Lim Chong Yah


Lim Chong Yah (b. 1932, Malacca, Malaysia–) is an eminent economist and academic best known for serving as chairman of the National Wages Council for 29 years. Lim is professor emeritus at both the National University of Singapore and Nanyang Technological University, and was previously the Albert Winsemius chair professor of economics at the latter.

Early life and education
Lim’s father was a shopkeeper, while his mother died when he was eight. In his pre-teen years, Lim farmed rice, tapioca and vegetables to add to the family’s income, and at the age of 14 worked as a bread delivery boy. During the Japanese Occupation (1942–45), Lim saw jobless rubber tappers die of starvation and resolved to move beyond a labourer’s life with the help of education. He excelled academically and was awarded a Malacca Settlement scholarship to study economics at the University of Malaya, then located in Singapore.1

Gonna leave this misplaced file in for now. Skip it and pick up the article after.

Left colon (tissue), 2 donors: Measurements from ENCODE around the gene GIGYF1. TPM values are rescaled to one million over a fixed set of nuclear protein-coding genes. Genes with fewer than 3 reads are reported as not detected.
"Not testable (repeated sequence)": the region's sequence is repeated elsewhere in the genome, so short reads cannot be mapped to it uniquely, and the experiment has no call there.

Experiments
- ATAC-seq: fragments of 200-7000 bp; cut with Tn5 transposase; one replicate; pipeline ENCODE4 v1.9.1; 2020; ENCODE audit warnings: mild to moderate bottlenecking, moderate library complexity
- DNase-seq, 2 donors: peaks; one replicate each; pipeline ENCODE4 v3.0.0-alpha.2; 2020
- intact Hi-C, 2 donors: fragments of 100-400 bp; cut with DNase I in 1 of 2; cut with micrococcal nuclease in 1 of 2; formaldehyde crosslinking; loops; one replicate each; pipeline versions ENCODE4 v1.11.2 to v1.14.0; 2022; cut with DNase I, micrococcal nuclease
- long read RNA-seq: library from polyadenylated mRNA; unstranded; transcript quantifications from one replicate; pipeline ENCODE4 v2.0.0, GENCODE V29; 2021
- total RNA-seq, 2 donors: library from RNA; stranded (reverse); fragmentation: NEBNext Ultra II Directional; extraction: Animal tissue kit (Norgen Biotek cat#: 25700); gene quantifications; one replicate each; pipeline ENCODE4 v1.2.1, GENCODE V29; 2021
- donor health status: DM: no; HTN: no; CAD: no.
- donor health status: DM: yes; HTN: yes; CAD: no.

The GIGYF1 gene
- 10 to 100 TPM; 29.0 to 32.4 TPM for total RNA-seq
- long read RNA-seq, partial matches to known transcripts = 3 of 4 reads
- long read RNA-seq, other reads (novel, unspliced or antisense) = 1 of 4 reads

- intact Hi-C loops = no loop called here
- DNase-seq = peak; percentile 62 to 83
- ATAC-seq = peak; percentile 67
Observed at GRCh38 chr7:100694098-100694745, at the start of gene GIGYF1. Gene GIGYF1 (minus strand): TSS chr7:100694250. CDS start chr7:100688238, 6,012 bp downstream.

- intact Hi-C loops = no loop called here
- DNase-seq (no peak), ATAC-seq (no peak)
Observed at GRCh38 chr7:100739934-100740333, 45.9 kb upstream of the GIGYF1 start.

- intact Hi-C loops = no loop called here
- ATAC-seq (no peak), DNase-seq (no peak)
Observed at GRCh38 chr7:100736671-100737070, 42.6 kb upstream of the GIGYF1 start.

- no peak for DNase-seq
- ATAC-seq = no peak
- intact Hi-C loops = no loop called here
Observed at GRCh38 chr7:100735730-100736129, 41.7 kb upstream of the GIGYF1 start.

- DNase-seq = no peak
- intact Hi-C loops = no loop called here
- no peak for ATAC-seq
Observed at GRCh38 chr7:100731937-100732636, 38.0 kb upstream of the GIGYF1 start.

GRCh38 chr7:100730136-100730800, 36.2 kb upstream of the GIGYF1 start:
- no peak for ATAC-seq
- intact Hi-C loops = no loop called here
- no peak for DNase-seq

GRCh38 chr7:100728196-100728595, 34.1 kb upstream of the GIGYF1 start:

Lim graduated with an honours degree in economics in 1955 and joined the Singapore administrative service, where his posts included assistant financial secretary and second assistant economic adviser.2 Lim was also assistant secretary on a committee chaired by Sydney Caine that helped implement the Central Provident Fund scheme in Singapore.3

He then became a lecturer at the University of Malaya in 1959. In 1962, Lim won a British Commonwealth scholarship to read economics at the University of Oxford, where he studied under Nobel laureate John Hicks, and obtained his doctorate in two years.4

Academic career